New Atlanta Braves outfielder B.J. Upton moves to the National League after spending his first six years with the Tampa Bay Rays. Since his rookie year in 2007, his offensive production has declined every season.
As a promising rookie, Upton hit .300 with a strong wOBA of .386. While he didn’t exactly suffer the dreaded sophomore slump in 2008, his numbers nonetheless dipped. That drop in production set in motion what was to come for the next four years, whereby Upton has yet to reach his rookie numbers.
Upton could be one of those players that just need a change of scenery, but I really doubt it. Why would a player need to leave a team that has been competitive in nearly every season in which he was a member of the organization?
Perhaps things just weren’t working out for Upton in Tampa — or in the American League, for that matter.
Upton now moves over to the National League East to hit in a lineup that is much more potent than the Rays. Depending on where the Braves bat him, Upton may see a different pitching approach that could work in his favor.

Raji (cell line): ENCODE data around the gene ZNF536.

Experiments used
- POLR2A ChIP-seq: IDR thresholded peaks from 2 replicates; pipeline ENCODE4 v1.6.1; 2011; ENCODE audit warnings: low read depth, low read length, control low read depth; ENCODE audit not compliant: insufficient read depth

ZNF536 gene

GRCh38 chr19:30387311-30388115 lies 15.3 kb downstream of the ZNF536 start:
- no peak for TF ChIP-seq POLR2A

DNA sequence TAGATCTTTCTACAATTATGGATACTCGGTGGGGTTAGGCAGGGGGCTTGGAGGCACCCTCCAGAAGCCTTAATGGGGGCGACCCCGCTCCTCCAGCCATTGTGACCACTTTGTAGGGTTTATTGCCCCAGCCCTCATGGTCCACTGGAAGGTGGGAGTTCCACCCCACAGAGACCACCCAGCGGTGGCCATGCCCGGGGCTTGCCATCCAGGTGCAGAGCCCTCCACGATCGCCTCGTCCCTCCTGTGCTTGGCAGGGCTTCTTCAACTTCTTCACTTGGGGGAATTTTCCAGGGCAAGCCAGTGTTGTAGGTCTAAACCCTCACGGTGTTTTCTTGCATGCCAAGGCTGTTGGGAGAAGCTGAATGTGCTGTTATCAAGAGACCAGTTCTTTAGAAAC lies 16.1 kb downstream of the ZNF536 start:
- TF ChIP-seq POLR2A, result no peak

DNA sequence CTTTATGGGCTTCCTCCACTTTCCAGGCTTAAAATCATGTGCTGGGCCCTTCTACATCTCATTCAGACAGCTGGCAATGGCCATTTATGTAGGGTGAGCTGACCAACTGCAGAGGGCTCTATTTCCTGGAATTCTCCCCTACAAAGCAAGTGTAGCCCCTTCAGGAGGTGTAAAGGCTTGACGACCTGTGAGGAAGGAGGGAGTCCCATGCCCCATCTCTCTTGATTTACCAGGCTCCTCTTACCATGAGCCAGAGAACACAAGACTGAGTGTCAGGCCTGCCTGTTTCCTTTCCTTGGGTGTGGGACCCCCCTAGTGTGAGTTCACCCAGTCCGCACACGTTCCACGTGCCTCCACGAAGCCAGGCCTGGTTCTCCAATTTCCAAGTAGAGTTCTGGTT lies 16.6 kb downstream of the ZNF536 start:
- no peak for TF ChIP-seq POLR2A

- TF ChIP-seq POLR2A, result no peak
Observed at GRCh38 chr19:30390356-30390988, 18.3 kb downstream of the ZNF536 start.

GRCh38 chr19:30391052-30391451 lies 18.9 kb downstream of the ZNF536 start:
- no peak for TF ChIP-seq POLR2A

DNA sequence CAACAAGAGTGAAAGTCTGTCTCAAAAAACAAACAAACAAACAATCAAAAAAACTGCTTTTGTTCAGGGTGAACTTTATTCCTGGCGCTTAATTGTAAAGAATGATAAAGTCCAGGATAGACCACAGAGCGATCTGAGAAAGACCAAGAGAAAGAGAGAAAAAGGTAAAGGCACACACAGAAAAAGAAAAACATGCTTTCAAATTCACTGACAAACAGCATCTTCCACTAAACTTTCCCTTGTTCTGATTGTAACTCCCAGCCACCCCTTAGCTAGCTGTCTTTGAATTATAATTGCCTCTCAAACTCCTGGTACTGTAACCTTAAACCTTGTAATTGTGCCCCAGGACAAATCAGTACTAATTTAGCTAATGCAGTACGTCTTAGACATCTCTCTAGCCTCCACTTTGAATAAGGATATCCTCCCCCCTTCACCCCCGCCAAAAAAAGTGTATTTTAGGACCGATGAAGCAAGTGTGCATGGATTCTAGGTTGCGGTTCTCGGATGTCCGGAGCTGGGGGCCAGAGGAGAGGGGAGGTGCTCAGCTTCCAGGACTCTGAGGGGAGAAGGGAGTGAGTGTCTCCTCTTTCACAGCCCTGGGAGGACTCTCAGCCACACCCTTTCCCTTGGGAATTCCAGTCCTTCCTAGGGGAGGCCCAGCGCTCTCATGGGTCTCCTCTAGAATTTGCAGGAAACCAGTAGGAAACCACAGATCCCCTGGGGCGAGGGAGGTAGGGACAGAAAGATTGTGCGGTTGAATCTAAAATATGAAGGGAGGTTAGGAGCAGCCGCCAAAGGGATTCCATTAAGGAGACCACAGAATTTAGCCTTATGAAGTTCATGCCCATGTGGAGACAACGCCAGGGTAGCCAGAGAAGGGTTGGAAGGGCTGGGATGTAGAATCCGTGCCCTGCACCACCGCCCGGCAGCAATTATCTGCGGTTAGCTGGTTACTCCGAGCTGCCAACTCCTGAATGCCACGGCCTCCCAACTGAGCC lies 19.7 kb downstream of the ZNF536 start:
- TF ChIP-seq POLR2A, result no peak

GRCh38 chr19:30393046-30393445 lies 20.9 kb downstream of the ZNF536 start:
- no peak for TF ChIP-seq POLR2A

Regardless, Upton hasn’t exactly feasted on NL pitching. In 2011, he held a .250 batting average though 60 at-bats, although he did slug .483 with 12 home runs. He also led the team in strikeouts with 18. In 2012, he followed the precedent by dropping his numbers further. He hit .243 (74 at-bats) with an OPS of .619. He again led the team in strikeouts with 22.
Hitting for power shouldn’t be an issue with Upton — in fact, it could increase to a career-high. But, the problem Upton will have will be getting on base. He’s not a patient hitter and consistently strikes out at a rate of nearly one in every four at-bats.
The belief is that pitching in the American League is superior so it should stand to reason that Upton will have more success in the NL — I wouldn’t count on it, though.